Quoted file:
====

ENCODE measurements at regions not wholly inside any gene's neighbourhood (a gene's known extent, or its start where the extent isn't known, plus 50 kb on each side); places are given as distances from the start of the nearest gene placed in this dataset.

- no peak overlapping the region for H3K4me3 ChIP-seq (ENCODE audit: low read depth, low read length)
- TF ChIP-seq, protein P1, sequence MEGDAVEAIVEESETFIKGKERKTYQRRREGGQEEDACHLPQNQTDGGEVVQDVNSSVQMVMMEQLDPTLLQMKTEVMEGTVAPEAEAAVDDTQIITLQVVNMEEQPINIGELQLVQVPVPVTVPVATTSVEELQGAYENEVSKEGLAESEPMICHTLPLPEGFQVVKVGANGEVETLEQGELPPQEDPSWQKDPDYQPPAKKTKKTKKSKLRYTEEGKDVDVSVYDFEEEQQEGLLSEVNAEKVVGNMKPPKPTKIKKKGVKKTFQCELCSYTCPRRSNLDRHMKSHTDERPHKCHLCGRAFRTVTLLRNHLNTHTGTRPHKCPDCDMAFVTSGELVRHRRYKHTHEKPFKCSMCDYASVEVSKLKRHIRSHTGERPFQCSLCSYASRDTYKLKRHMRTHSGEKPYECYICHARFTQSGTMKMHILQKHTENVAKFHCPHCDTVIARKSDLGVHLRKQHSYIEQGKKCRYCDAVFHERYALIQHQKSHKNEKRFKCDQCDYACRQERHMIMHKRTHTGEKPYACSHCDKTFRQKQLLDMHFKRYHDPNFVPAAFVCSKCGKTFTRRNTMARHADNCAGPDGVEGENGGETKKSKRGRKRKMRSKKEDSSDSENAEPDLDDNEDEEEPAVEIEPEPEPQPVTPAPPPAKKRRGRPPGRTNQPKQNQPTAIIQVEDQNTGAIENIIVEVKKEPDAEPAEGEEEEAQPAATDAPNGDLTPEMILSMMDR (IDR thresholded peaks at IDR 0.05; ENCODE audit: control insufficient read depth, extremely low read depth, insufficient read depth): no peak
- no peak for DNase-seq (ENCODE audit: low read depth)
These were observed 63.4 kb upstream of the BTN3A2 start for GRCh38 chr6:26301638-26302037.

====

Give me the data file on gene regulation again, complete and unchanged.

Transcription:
ENCODE measurements at regions not wholly inside any gene's neighbourhood (a gene's known extent, or its start where the extent isn't known, plus 50 kb on each side); places are given as distances from the start of the nearest gene placed in this dataset.

- no peak overlapping the region for H3K4me3 ChIP-seq (ENCODE audit: low read depth, low read length)
- TF ChIP-seq, protein P1, sequence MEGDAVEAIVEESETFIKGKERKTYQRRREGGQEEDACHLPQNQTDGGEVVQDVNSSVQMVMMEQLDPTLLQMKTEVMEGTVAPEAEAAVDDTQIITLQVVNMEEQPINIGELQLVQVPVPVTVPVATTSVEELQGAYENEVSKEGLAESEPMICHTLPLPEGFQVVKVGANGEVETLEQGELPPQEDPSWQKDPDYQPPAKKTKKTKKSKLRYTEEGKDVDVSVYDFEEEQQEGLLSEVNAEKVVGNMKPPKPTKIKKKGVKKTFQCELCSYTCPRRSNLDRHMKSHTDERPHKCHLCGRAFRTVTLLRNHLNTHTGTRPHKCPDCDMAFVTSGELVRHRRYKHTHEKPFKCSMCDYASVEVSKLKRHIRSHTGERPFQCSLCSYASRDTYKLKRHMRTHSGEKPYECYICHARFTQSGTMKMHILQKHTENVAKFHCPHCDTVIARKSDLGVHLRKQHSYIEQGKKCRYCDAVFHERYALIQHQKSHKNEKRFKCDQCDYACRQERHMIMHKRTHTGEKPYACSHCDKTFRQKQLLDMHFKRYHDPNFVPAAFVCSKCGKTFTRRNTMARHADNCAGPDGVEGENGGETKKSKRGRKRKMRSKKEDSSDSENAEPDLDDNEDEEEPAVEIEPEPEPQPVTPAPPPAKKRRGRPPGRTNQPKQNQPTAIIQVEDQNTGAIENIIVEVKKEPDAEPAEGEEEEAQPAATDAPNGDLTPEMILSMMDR (IDR thresholded peaks at IDR 0.05; ENCODE audit: control insufficient read depth, extremely low read depth, insufficient read depth): no peak
- no peak for DNase-seq (ENCODE audit: low read depth)
These were observed 63.4 kb upstream of the BTN3A2 start for GRCh38 chr6:26301638-26302037.